The Patriots are going to the Super Bowl for the seventh time in the B&B Dynasty. That’s Belichick & Brady, if you hail from somewhere other than New England.
Think about it. Seven Super Bowls in 17 seasons. Seven! That’s a trip to The Big Game every two years or so. How awesome is that? Most players and coaches consider themselves fortunate to appear in one Super Bowl. Come Feb. 5, B&B will have gone seven times. That’s insane!
NFL coaching and playing greats didn’t go to the Super Bowl seven times. Not Chuck Noll and Terry Bradshaw of the Steelers. Not Tom Landry and Roger Staubach of the Cowboys. Not Bill Walsh and Joe Montana of the 49ers. Not Don Shula and Dan Marino of the Dolphins.
But Bill Belichick, the dour but brilliant coach, and Tom Brady, the age-defying quarterback – is he really 39? – are going to their seventh Super Bowl together. What a run!
New England’s 36-17 rout of the Steelers Sunday night provided Belichick with his seventh AFC Championship, an NFL record. He had been tied with Shula. The triumph gives Brady a chance to play in his seventh Super Bowl, an NFL record. He shares the record with Mike Lodish, a former defensive lineman for Denver and Buffalo. A victory will give him his fifth Super Bowl ring. Only Hall of Fame defensive end Charles Haley can show off five rings.
Counting their losses to Chicago in 1986 and Green Bay in 1996, this will be the ninth Super Bowl appearance for the Pats. That, sports fans, will be an NFL record, and a stunning one at that because for most of the 1970s and 1980s, the Patriots were afterthoughts in any Super Bowl discussion. Bill Parcells added legitimacy to the franchise in the 1990s, and B&B elevated the Patriots to the highest level in the 2000s.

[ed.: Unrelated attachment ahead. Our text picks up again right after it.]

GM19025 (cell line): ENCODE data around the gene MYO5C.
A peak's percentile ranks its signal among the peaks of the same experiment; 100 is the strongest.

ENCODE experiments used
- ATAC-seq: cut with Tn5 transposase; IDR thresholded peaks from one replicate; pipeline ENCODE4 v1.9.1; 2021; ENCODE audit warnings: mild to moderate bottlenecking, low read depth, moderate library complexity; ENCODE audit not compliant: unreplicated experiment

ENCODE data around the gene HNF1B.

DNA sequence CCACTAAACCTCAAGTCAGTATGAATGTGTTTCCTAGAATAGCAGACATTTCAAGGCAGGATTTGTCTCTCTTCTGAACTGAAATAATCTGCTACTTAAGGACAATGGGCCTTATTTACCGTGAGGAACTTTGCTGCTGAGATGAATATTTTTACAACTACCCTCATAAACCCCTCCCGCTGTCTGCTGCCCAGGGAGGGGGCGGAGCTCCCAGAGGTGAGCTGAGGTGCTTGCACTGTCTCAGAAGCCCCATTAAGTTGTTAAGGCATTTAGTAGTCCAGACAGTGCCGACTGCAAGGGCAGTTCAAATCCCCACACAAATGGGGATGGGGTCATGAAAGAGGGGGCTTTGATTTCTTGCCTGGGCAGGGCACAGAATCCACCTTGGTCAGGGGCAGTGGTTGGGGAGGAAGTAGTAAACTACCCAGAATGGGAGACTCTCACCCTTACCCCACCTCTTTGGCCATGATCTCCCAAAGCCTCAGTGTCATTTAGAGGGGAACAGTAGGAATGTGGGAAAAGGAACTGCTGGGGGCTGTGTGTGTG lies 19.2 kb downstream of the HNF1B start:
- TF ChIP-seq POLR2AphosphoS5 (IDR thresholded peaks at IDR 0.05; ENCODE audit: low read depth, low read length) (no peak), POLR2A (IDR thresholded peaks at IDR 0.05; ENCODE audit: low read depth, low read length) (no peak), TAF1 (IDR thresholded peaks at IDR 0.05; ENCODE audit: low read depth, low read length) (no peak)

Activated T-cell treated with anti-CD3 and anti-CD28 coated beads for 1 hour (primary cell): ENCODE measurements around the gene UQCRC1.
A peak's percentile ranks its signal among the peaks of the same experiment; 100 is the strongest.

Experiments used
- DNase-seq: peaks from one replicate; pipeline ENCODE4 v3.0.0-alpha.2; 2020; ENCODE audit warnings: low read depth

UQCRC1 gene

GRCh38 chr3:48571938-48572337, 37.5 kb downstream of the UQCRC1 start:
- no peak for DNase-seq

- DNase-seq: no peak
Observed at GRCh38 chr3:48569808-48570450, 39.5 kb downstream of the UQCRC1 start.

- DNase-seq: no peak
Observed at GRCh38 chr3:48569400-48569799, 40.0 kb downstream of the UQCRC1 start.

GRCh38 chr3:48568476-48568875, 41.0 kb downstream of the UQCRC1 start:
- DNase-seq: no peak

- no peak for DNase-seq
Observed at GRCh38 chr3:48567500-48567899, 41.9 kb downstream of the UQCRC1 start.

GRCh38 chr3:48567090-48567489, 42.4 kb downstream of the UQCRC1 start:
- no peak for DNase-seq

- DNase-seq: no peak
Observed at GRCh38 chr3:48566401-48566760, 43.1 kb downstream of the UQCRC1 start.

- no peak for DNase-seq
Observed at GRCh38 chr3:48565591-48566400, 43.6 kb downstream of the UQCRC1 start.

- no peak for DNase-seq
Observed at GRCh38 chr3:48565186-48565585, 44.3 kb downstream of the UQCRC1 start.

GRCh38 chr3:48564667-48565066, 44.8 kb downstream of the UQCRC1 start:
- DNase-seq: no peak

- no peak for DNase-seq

They burnished their Hall of Fame credentials Sunday night when they led the Patriots over a hot team that had won nine consecutive games. Now the Patriots have won nine in a row in this 16-2 season.
Brady was brilliant: 32 of 42 for 384 yards, his career post-season high, three touchdowns and no interceptions. Receiver Chris Hogan, the pride of Monmouth University, played the best game of his life with nine receptions for 180 yards, a franchise post-season record, and two touchdowns. Six of his catches resulted in first downs. Receiver Julian Edelman had great night with eight receptions for 118 yards. The offensive line, the most improved unit on the team this season, protected Brady, and the defense checked Steelers QB Ben Roethlisberger and WR Antonio Brown. Le’Veon Bell, Pittsburgh’s tough running back, re-injured his groin in the first half and watched most of the game from the bench.
I expected the Patriots to beat the Steelers, but by three or four points, not 19. This could be a team of dynasty, I mean destiny. Brady is playing like a man possessed, a man determined to erase any stigma remaining from his four-game suspension for his alleged role in Deflategate. Remember Deflategate? A Super Bowl triumph should do it.